135. Dr Sally Shortall, School of Sociology, Social Policy and Social Work, Queen’s University Belfast
136. Ailbhe Smyth, WERCC, School of Social Justice, UCD
137. Professor Mike Scott, School of Computing, DCU
138. Dr. Lisa Smyth, School of Sociology, Social Policy and Social Work, Queen’s University Belfast
139. Andy Storey, Centre for Development Studies, UCD
140. Karen Sugrue, Department of Humanities, Limerick Institute of Technology
141. Prof. Alan Titley Roinn na Nua-Ghaeilge, Coláiste na hOllscoile, Corcaigh
142. Dr Gavan Titley, Dept of Media Studies NUI Maynooth
143. Prof. Mike Tomlinson, School of Sociology, Social Policy and Social Work, Queens University Belfast
144. Hilary Tovey, Dept of Sociology, TCD
145. Dr Simon Trezise, Department of Music, TCD
146. Theresa Urbainczyk, School of Classics, UCD
147. Judy Walsh, School of Social Justice, UCD
148. Dr Gillian Wylie, International Peace Studies, Irish School of Ecumenics (TCD)

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Gilad Atzmon – Interview

January 22, 2009


Conversation with Gilad Atzmon, world-renowned Jazzist: Bring justice to the Israeli criminals, today!

Palestine Think Tank
Wed, 21 Jan 2009
Source

Interview by: Kourosh Ziabari, MMN

Gilad Atzmon is unique in his stance, unprecedented in his voice and unequivocal in his statements. As an Israel-born jazz musician and anti-Zionist activist, he propagates and chants his anti-Israeli contemplations explicitly and once he finds the opportunity.

As a musician who plays soprano, tenor and baritone saxophones, clarinet, sol, zurna and flute, Atzmon has won several international awards so far, including the BBC Jazz Award 2003, and is considered as one of the most prosperous artists of his rank.

In the position of an anti-Zionist activist, despite being Israeli originally, Gilad Atzmon incessantly denounces his belonging to the Jewish state and proclaims that he merely was born there and no more, which was perceptibly out of his knack and election, and that he feels no sympathy, compassion or nostalgia toward the occupying state of Israel.

During the past years, he has written a stack of articles and given a batch of lectures, performs regularly to condemn the historical belligerence of Israel in the occupied territories of Palestine and currently is lobbying dynamically by traveling to different countries so as to augment the cognition of public opinions about the massacre of Gaza and the butchery of innocent civilians, children and women in the strip.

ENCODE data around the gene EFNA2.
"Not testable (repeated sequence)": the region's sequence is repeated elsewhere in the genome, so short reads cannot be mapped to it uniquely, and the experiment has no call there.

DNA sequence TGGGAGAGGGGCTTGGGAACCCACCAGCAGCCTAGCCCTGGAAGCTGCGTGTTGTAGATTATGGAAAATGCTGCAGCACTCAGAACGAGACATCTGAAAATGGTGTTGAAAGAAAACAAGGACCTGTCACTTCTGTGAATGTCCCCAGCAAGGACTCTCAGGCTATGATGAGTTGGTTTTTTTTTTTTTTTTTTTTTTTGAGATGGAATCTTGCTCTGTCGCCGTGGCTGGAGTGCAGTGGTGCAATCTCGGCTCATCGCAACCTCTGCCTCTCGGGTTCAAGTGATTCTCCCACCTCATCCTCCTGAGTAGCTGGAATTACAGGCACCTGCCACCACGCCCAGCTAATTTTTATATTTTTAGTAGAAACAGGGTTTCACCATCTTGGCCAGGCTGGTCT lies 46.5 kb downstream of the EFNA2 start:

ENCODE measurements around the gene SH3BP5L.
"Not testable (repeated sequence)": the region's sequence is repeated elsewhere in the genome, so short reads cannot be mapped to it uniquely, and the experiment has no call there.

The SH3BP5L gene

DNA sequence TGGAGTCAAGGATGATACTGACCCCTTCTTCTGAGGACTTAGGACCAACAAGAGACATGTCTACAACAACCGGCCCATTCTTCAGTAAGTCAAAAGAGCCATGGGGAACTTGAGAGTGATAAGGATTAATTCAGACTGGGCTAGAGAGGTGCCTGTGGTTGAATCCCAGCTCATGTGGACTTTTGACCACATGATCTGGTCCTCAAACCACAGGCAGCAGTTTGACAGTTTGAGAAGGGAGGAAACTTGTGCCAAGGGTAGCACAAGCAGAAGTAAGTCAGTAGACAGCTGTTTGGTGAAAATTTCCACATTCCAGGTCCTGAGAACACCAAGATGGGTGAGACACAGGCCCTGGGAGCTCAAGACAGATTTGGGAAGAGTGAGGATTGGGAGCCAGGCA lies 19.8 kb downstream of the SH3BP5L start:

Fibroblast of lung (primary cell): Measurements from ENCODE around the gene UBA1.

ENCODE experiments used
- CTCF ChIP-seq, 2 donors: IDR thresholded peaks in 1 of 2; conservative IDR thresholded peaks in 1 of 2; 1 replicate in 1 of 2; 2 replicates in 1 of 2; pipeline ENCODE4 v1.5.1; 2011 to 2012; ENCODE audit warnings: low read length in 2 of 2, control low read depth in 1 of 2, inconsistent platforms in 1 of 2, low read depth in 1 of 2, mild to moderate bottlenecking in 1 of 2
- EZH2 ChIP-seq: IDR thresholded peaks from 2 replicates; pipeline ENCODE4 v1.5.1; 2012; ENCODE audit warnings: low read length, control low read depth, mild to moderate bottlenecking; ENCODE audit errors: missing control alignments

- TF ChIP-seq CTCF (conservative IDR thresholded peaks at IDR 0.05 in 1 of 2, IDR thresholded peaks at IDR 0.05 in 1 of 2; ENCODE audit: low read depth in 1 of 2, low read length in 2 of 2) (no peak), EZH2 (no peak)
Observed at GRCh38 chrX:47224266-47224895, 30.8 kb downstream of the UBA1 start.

In his recent trip to Greece, which he departed for a few days ago, Atzmon conducted quite a lot of interviews and appeared on a number of TV, Radio programs so as to express his sharp censure of Israeli genocides in Gaza. He believes that the people of Greece are hopefully much more knowledgeable, well-informed and that’s why they have made great efforts to convey their sympathy and patronage to the people in Gaza.

Following is the full text of an exclusive interview with Gilad Atzmon in which a variety of topics related to the ongoing slaughter of Gaza, Israeli crimes against humanity and the necessity of holding a trial for the Israeli officials in a just and objective international court is discussed:

Kourosh Ziabari: First, I would like to ask your opinion about the ongoing conflict of Gaza which some named “the most catastrophic battle” in the last decade. What’s your idea about the carnage of civilians, children, women and infants in Gaza?

Gilad Atzmon: What we see in Gaza is holocaust denial in its making. The Jewish state exercises hardcore barbarism. Yet, the world keeps silent. Once again we are confronted with the realization that giving a mandate for a national home for the Jewish people has been demonstrated to be a grave lethal mistake. The only question is how to dismantle this monstrous suicidal hawkish creature without turning our planet into a fireball.